In A Grim Milestone, Lifeline Just Received Its Highest Ever Number Of Calls In A Day
The organisation says it expects demand to continue through the current lockdown period and beyond.
In another sad story illustrating the impacts of the pandemic, Lifeline Australia recorded its highest ever number of calls on Monday this week — a staggering 3,345.
However, the organisation’s chairman, John Brogden, signalled that it meant Australians weren’t suffering in silence — and that many people are reaching out for the first time.
“This has been a tough period for all Australians, and it has pushed many of those already struggling into crisis — but we’re glad they know help is out there,” said Brogden.
Support services have been swamped during the pandemic. Jason Trethowan, the CEO of mental health organisation Headspace, told a parliamentary committee hearing last September that “all parts of the system are under a fair amount of pressure.” He said the wait times to access services like ongoing psychological therapy, “could be around that four-week period [on average]. That’s not an unusual wait, unfortunately, for services like that.”
In the period of mid-March to late April this year, 15 million mental health services were funded by Medicare, according to data from the Australian Institute of Health and Welfare (AIHW). Though this data of course wouldn’t yet represent the impact of lockdowns that impacted several states from July.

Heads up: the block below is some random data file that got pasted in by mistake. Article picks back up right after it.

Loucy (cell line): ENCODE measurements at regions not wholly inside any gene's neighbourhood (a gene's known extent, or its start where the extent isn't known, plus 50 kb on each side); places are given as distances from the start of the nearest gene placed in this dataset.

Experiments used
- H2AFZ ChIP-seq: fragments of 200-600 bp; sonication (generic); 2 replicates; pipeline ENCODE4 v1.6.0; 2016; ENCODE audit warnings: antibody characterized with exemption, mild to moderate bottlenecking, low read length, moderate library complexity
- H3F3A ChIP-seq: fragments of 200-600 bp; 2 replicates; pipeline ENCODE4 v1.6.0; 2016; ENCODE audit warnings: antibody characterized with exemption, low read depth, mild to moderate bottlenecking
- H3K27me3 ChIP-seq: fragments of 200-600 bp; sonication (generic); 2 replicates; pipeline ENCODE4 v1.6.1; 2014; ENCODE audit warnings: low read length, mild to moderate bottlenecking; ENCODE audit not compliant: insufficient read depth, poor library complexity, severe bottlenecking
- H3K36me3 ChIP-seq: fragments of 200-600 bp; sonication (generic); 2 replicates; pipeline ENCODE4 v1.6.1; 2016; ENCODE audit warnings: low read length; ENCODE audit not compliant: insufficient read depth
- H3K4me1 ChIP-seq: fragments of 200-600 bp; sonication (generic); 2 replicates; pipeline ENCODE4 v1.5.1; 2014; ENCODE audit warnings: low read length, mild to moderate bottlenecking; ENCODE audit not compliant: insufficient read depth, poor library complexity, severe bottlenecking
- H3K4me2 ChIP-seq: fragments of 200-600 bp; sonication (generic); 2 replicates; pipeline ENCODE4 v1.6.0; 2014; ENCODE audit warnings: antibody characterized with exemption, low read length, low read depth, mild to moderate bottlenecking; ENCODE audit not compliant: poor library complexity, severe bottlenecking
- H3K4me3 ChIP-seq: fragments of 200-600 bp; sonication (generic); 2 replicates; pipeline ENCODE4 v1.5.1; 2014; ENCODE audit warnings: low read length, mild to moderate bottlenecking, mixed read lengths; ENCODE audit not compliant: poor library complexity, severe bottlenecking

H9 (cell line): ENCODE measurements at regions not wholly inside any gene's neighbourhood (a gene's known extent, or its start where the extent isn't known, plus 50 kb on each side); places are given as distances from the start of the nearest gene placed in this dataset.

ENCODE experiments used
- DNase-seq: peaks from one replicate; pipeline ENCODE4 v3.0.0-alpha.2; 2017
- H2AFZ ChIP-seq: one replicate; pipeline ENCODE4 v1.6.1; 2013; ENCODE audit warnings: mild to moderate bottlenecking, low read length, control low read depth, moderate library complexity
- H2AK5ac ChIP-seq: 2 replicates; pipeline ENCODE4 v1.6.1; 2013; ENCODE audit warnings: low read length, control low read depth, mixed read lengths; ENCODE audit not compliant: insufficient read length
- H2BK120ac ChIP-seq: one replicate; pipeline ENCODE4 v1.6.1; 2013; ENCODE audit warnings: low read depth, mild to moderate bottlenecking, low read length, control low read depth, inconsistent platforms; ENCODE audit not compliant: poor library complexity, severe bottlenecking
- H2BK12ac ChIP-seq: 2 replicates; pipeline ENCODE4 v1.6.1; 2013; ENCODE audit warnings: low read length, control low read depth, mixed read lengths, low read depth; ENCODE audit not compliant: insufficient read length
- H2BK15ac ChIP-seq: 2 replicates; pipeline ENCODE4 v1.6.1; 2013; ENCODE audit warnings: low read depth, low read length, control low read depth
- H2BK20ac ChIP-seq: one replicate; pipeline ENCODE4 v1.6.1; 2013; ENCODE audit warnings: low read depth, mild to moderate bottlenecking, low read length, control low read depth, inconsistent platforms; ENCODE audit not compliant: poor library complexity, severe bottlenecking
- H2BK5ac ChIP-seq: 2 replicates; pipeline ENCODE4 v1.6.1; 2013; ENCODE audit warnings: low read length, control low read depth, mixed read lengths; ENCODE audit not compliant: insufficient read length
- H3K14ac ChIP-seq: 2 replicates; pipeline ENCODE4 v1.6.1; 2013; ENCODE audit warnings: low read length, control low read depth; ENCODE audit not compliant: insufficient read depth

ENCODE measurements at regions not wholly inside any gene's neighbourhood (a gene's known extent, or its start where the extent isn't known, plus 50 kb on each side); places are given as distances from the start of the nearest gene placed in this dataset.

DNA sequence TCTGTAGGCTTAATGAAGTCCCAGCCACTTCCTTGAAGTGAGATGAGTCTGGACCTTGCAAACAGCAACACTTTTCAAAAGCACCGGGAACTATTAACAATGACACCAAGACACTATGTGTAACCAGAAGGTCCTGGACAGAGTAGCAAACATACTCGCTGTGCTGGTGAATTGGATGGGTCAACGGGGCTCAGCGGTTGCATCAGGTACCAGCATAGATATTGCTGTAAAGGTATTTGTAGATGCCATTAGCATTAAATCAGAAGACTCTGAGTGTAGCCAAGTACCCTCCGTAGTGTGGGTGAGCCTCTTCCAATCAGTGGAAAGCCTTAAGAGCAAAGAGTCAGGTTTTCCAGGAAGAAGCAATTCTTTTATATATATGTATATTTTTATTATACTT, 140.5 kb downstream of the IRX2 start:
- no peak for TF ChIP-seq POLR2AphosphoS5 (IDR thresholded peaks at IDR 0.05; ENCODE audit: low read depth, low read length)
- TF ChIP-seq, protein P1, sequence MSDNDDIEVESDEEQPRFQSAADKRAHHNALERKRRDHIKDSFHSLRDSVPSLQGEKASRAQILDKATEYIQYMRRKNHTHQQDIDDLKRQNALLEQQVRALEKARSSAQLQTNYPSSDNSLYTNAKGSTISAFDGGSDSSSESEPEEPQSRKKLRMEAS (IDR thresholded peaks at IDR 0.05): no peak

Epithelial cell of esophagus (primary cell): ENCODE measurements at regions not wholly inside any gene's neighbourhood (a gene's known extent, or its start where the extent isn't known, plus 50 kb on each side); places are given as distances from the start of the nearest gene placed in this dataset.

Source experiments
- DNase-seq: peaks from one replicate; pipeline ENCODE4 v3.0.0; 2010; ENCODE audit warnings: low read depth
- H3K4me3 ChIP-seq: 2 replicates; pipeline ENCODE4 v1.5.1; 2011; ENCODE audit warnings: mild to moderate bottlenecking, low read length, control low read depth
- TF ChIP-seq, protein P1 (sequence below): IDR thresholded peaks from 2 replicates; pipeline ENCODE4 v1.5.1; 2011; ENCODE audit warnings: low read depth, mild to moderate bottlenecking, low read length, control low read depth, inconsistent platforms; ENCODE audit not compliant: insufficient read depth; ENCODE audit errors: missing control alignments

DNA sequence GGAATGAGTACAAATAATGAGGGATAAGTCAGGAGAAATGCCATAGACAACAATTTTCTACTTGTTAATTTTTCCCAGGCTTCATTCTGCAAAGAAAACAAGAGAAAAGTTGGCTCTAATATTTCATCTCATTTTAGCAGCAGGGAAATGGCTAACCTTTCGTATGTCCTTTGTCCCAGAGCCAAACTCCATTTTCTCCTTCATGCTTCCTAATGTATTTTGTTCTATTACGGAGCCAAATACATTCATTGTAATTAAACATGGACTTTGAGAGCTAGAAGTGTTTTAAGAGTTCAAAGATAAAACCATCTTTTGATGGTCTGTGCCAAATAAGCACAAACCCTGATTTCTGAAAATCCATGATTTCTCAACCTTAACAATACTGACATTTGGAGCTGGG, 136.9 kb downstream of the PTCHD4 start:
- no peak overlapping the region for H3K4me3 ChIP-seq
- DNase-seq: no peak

In just the four weeks to April 25, 2021, “Almost 82,000 calls were made to Lifeline…an 18.4 percent increase from the four weeks to 28 April 2019,” the report reads. “Beyond Blue received over 22,000 contacts…an increase of 30.7 percent from the four weeks to 28 April 2019.”
Earlier this year, the Federal Government committed $278.6 million to funding the youth mental health Headspace program, while a Head to Health network for adults would open centres across Australia, supported by $487.2 million in funding.
At least for now, Lifeline expects the high demand to continue the current period and beyond, “because these kinds of events leave a long tail of trauma.”
“We want everyone to know that Lifeline is always there for them, 24 hours a day, seven days a week,” said Chairman John Brogden.